I didn’t want to get out of bed this morning. It happens.

I lay there contemplating why. Why today? Why is it so difficult to get up this morning?

I realized that today I feel no hope. No hope of ever enjoying my life again. No hope for a future that is meaningful. No hope of ever feeling right or complete without Rick in my life. No hope of feeling happiness. No hope of true joy or fulfillment, all because my life partner is gone.

I feel dead inside.

My counselor says hope is the reason for living, that studies have proven people who have hope live through horrific events. Hope keeps us alive.

And that sums up how I felt, as I strove to rise, as I fought my way out from underneath my covers – I felt hopeless and unable to keep on living.

I pushed myself and I arose. I set off to work. I talked myself through the process. I told myself that I’ve felt this way before, and the feeling changes, and I do go on. I have to. I will.

And, hours later, I think I realized why today, why this morning, I may have felt this sense of loss so greatly.

Every day, I watch last year unfold before my eyes through Facebook and Timehop memories. We were in Florida, watching sunsets. We were at outdoor restaurants, eating pizza and drinking wine. We were basking in the light of remission. We were hopeful.

Rick was going to beat the cancer. He had gone through the trials and made it. He wasn’t cured, but the chemo and radiation had worked – it had destroyed the tumors and all he had left to endure was the brain radiation that would hopefully circumvent any chance of the tumors spreading to his brain.


We thought we had more time. We talked about taking a three-week trip across the upper northwest in the fall. Short-term, we decided to return to Florida at the beginning of April, when his brain radiation would be complete – and he’d be done with it all, the tests, the treatments, the hospitalizations. It would all be over and we could reclaim our lives.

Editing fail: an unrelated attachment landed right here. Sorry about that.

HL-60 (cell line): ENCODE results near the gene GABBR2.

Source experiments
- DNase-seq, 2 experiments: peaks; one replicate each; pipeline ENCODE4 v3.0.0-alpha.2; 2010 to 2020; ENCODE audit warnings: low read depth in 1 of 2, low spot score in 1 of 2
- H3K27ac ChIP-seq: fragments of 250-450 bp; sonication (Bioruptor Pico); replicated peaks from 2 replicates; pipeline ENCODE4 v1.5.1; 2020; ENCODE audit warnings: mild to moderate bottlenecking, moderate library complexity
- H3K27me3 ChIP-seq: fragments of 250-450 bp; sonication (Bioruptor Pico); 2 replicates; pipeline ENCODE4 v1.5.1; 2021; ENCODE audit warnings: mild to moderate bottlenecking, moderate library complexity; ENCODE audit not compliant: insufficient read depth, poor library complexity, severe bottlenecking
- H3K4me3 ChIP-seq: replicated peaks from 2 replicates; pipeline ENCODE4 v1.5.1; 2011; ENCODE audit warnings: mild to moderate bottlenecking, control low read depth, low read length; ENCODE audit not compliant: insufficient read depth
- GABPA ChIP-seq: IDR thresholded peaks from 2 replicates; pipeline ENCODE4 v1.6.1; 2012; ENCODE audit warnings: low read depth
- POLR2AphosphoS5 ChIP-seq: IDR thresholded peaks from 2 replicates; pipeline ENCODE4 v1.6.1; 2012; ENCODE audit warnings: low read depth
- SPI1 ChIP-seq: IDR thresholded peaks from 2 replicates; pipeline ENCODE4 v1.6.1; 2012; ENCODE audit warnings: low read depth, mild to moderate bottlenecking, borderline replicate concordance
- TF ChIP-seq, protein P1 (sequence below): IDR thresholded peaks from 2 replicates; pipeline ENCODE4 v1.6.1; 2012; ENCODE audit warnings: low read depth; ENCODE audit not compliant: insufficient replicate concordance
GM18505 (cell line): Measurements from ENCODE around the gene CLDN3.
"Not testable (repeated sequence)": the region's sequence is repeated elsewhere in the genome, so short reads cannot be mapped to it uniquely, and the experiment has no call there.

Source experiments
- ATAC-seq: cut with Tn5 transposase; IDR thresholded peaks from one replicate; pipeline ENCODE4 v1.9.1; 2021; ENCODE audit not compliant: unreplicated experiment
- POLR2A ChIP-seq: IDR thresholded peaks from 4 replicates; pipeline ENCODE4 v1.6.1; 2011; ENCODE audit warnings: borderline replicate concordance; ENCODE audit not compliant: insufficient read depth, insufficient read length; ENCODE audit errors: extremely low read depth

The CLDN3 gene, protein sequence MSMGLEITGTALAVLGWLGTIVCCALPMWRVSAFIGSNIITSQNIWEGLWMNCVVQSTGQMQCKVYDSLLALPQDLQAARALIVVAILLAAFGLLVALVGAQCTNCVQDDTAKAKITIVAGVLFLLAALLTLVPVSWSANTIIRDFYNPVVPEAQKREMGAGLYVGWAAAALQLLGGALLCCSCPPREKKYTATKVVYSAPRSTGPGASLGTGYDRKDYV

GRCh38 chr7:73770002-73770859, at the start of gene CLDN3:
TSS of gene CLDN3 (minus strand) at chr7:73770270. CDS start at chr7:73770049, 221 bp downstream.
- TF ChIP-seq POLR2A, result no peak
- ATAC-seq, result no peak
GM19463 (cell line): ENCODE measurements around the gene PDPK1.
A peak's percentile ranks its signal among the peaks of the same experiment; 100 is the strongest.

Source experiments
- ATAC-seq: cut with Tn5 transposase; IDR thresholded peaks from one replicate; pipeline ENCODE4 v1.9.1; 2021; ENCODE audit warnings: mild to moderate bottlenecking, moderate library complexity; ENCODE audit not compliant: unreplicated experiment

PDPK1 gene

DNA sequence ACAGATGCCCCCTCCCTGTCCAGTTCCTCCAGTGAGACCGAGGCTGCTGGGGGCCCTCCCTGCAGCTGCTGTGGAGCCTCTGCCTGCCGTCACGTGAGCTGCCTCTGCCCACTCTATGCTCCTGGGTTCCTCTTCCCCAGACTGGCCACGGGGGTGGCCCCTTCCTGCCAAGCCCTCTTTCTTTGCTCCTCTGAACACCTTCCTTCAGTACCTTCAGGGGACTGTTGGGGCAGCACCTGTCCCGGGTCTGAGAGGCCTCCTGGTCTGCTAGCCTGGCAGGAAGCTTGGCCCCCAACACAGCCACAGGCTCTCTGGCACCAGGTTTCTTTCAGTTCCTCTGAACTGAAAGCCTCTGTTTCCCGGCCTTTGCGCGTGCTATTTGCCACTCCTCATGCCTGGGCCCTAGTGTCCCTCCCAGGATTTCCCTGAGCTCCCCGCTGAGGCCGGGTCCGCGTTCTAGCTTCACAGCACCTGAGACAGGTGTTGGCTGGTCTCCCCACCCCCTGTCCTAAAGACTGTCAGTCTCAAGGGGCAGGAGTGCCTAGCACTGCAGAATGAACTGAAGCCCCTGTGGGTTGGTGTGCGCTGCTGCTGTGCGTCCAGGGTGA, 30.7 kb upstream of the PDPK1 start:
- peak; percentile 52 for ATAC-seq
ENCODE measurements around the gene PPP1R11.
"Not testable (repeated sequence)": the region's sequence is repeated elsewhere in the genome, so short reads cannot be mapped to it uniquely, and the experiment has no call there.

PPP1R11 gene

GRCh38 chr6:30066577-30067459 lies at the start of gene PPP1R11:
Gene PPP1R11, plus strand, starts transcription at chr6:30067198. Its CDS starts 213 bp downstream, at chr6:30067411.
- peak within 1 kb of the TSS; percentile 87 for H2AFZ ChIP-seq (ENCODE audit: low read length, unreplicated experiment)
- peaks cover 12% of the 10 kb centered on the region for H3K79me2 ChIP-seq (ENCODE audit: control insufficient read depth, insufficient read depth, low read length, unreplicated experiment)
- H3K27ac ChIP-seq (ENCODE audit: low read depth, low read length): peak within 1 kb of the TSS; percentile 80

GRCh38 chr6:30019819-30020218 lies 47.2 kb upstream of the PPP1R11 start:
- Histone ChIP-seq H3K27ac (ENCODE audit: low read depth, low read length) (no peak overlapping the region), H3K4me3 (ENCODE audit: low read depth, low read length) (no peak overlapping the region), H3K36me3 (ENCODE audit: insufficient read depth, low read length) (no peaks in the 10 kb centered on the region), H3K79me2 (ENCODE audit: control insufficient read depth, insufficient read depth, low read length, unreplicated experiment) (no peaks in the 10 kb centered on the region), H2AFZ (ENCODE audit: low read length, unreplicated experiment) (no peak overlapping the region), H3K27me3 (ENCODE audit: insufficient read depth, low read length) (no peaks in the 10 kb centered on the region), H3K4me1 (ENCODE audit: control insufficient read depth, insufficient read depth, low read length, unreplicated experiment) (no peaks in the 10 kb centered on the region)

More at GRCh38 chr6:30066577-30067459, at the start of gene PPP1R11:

We were so wrong. And now he’s dead, and I’m alone. What do I possibly have to hope for?

March 2, 2018

About the author

Katherine Billings Palmer is a technical writer, poet, and essayist from Garden City, Michigan. She’s won several academic writing awards, including first place in the University of Michigan Dearborn Critical Essay Contest for her work about poet John Donne: “‘The Sun Rising’: A Lover’s Boast.”

In 2017, Katherine’s husband, Rick, died of complications from small cell lung cancer. She wrote a series of poems and essays about her struggles to cope with her grief. I Wanted to Grow Old With You is available on Amazon in paperback and Kindle editions.

Her latest book, A Widow’s Words: Grief, Reflection, Prose, and Poetry – The First Year was published in January 2019 and is also available on Amazon.com.

Katherine is a guest blogger for the Hope for Widows Foundation and writes about her grief journey at www.TheWritingWidow.com.

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